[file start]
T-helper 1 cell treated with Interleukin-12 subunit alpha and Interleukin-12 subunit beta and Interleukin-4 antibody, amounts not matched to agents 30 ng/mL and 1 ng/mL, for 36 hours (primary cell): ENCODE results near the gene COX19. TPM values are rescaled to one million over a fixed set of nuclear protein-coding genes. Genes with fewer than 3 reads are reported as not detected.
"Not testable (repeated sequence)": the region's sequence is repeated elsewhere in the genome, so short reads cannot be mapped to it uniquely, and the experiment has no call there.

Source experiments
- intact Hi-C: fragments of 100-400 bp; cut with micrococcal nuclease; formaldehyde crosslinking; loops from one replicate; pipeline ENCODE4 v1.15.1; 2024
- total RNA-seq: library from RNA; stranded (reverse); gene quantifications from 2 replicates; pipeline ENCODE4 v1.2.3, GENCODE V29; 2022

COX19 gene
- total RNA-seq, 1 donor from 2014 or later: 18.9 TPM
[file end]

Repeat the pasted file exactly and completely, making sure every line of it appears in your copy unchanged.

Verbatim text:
T-helper 1 cell treated with Interleukin-12 subunit alpha and Interleukin-12 subunit beta and Interleukin-4 antibody, amounts not matched to agents 30 ng/mL and 1 ng/mL, for 36 hours (primary cell): ENCODE results near the gene COX19. TPM values are rescaled to one million over a fixed set of nuclear protein-coding genes. Genes with fewer than 3 reads are reported as not detected.
"Not testable (repeated sequence)": the region's sequence is repeated elsewhere in the genome, so short reads cannot be mapped to it uniquely, and the experiment has no call there.

Source experiments
- intact Hi-C: fragments of 100-400 bp; cut with micrococcal nuclease; formaldehyde crosslinking; loops from one replicate; pipeline ENCODE4 v1.15.1; 2024
- total RNA-seq: library from RNA; stranded (reverse); gene quantifications from 2 replicates; pipeline ENCODE4 v1.2.3, GENCODE V29; 2022

COX19 gene
- total RNA-seq, 1 donor from 2014 or later: 18.9 TPM